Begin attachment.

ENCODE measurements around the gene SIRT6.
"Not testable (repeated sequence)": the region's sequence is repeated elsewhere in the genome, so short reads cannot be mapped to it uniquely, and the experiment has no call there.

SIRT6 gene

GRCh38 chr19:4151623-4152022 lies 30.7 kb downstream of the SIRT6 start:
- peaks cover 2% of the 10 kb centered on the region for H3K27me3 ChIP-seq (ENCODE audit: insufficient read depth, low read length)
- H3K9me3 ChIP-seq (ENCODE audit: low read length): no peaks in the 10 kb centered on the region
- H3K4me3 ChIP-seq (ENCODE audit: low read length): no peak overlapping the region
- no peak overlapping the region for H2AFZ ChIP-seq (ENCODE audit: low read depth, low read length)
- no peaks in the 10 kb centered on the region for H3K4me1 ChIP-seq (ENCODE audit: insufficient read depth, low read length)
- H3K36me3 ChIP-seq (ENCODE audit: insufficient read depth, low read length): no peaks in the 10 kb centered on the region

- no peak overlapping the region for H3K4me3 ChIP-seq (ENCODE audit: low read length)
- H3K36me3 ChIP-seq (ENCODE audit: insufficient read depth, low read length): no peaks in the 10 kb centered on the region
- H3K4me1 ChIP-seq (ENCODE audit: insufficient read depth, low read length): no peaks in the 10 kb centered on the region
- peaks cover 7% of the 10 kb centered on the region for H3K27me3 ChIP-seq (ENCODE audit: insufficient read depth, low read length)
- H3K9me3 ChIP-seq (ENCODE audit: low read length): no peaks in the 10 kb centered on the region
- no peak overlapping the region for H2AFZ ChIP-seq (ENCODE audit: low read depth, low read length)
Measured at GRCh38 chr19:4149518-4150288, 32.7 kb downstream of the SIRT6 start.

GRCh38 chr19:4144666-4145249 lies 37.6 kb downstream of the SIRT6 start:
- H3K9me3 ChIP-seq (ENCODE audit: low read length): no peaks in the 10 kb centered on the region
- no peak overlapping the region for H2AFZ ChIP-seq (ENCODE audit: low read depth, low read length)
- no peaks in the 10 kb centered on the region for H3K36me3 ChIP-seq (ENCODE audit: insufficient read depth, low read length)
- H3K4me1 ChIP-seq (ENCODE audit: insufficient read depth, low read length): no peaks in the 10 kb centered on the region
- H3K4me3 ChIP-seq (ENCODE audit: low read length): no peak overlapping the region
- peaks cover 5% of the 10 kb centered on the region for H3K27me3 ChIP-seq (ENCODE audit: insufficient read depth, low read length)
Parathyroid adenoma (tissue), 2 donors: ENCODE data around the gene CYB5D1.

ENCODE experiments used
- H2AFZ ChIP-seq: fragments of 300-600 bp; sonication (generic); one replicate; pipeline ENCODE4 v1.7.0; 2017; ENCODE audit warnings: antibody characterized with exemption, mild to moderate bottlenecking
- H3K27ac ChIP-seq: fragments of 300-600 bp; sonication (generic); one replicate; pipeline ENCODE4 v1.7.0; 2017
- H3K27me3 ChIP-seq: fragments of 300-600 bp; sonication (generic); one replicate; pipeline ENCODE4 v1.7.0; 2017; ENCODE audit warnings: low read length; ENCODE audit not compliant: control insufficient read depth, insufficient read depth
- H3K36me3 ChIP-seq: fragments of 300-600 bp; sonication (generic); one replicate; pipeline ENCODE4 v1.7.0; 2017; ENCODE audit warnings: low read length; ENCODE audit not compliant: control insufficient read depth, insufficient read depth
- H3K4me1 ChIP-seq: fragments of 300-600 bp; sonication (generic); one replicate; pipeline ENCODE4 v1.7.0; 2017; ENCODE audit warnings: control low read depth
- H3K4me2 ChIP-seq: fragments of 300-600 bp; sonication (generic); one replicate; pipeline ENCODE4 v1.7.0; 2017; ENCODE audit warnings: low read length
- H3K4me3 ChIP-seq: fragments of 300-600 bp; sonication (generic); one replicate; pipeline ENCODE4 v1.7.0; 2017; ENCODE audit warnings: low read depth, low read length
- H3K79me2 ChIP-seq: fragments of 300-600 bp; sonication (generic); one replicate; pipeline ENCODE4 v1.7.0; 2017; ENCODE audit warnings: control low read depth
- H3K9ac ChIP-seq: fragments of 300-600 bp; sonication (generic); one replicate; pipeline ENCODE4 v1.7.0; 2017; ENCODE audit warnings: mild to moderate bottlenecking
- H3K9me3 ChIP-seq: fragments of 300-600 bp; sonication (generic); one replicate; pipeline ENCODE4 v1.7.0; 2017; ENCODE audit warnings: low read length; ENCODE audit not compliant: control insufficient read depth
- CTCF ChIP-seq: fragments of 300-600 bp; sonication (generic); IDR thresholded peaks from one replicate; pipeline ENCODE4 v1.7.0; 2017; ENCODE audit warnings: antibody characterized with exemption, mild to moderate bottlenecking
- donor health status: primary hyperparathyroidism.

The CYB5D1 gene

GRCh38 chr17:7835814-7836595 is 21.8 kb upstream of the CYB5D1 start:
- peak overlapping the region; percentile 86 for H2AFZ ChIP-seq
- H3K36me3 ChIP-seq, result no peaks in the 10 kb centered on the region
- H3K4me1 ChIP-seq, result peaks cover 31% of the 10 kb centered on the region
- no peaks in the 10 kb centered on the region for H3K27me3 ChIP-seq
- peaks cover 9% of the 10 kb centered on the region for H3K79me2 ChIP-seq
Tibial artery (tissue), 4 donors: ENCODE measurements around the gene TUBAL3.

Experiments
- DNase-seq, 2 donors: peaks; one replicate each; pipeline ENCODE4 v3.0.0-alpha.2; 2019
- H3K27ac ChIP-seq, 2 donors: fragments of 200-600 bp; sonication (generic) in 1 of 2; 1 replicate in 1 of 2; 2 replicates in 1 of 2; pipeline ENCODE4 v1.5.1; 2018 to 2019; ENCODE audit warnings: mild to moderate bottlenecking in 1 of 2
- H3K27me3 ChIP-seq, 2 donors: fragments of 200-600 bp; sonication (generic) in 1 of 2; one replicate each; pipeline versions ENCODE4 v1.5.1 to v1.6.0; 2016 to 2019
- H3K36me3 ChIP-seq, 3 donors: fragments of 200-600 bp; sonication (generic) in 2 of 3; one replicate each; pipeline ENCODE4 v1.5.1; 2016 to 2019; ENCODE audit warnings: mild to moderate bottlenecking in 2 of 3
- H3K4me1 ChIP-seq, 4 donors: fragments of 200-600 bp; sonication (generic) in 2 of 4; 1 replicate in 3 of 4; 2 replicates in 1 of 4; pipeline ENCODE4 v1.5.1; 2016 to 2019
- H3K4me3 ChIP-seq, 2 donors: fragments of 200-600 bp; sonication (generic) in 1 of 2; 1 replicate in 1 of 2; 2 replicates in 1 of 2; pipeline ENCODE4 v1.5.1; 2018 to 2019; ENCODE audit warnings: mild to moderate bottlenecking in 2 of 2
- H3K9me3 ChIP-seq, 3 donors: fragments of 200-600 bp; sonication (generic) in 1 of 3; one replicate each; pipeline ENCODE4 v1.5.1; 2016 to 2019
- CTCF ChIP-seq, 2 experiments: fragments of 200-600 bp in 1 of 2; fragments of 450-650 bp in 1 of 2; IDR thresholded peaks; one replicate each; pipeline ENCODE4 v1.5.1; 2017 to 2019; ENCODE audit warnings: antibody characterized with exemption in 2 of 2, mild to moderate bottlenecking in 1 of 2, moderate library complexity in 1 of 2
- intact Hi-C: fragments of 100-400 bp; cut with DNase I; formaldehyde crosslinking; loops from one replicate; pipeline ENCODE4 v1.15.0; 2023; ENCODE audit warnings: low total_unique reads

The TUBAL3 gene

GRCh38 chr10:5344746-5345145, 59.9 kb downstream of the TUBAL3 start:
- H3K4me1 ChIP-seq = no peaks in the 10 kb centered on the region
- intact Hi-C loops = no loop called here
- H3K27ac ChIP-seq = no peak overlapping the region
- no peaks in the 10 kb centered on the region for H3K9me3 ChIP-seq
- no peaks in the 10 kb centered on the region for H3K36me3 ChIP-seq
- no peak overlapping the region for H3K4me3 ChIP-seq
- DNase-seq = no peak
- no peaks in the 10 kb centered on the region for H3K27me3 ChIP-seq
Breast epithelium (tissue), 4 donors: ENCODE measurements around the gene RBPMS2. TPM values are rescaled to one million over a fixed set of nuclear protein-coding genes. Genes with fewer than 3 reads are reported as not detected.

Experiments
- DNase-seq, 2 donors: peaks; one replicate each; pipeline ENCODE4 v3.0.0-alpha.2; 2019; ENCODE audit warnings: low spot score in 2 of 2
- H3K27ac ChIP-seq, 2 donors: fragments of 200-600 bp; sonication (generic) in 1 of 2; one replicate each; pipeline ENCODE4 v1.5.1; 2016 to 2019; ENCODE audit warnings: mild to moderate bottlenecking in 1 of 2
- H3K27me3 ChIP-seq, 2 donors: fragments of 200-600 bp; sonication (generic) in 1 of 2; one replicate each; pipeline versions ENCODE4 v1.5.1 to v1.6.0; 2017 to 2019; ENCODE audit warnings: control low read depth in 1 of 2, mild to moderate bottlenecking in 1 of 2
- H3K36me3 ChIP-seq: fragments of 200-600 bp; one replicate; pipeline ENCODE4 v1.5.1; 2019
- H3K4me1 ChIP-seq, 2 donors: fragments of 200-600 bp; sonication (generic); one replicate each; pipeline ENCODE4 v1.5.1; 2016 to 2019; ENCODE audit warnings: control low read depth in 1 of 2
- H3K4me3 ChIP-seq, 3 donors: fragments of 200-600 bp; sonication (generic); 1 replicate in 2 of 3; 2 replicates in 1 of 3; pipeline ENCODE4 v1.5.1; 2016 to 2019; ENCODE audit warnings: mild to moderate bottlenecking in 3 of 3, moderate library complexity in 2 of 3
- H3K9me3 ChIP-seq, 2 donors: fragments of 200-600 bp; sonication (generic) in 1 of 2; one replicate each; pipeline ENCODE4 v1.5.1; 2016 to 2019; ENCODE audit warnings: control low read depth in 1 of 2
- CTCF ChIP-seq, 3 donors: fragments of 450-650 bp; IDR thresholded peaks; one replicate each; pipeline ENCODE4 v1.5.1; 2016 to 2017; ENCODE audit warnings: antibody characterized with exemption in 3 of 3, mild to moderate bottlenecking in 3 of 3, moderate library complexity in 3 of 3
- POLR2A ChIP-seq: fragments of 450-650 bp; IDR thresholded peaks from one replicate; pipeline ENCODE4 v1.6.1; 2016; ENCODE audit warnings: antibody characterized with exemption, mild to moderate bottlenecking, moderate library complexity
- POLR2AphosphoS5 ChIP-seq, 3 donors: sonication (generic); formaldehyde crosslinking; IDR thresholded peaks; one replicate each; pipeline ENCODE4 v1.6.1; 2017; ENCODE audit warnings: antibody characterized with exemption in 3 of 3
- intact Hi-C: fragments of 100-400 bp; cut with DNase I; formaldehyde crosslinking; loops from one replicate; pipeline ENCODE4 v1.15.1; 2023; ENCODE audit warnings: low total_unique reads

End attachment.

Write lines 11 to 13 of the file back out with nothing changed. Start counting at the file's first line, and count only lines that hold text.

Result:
- no peak overlapping the region for H3K4me3 ChIP-seq (ENCODE audit: low read length)
- H3K36me3 ChIP-seq (ENCODE audit: insufficient read depth, low read length): no peaks in the 10 kb centered on the region
- H3K4me1 ChIP-seq (ENCODE audit: insufficient read depth, low read length): no peaks in the 10 kb centered on the region